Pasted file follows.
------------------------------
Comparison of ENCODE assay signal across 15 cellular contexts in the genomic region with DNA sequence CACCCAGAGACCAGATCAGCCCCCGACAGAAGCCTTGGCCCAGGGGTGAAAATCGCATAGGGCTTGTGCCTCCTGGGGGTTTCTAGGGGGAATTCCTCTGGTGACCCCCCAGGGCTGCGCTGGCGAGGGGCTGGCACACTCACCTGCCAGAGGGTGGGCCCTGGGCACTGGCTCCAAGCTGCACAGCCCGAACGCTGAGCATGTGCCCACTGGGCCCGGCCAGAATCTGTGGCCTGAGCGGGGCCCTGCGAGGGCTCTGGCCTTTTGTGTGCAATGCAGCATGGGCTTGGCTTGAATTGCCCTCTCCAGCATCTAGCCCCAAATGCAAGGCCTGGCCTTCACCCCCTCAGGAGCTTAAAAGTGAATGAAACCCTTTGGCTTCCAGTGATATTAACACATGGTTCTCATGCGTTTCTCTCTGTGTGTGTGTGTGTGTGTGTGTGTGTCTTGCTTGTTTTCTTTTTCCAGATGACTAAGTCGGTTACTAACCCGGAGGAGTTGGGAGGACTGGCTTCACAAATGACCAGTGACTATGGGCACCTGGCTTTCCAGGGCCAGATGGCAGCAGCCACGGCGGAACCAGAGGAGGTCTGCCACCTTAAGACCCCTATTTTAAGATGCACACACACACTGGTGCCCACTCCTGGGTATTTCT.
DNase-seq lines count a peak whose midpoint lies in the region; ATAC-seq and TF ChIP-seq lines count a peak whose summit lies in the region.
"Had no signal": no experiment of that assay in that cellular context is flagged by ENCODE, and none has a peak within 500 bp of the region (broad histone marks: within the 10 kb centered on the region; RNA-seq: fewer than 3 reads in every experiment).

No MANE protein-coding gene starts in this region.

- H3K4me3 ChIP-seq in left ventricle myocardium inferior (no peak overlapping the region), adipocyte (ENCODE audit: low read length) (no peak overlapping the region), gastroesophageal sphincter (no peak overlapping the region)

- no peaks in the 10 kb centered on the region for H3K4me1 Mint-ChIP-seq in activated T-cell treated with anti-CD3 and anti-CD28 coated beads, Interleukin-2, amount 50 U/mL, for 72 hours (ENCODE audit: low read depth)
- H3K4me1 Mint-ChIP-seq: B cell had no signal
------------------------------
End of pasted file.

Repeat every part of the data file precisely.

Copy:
Comparison of ENCODE assay signal across 15 cellular contexts in the genomic region with DNA sequence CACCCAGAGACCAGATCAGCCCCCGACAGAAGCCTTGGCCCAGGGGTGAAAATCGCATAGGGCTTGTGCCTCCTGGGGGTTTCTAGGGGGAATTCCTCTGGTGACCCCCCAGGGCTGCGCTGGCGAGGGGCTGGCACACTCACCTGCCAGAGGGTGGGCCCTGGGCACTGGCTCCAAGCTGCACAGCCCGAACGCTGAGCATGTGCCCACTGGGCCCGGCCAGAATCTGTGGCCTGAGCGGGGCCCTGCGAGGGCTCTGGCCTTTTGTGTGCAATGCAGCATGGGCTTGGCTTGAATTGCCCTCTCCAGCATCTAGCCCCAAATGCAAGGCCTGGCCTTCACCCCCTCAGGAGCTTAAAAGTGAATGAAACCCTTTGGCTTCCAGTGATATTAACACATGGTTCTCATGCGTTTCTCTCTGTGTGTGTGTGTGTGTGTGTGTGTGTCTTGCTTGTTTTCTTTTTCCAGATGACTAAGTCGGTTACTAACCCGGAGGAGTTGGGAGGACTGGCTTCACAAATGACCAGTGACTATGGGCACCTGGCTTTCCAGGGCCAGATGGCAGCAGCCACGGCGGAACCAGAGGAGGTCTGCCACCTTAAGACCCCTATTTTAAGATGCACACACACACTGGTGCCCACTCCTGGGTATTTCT.
DNase-seq lines count a peak whose midpoint lies in the region; ATAC-seq and TF ChIP-seq lines count a peak whose summit lies in the region.
"Had no signal": no experiment of that assay in that cellular context is flagged by ENCODE, and none has a peak within 500 bp of the region (broad histone marks: within the 10 kb centered on the region; RNA-seq: fewer than 3 reads in every experiment).

No MANE protein-coding gene starts in this region.

- H3K4me3 ChIP-seq in left ventricle myocardium inferior (no peak overlapping the region), adipocyte (ENCODE audit: low read length) (no peak overlapping the region), gastroesophageal sphincter (no peak overlapping the region)

- no peaks in the 10 kb centered on the region for H3K4me1 Mint-ChIP-seq in activated T-cell treated with anti-CD3 and anti-CD28 coated beads, Interleukin-2, amount 50 U/mL, for 72 hours (ENCODE audit: low read depth)
- H3K4me1 Mint-ChIP-seq: B cell had no signal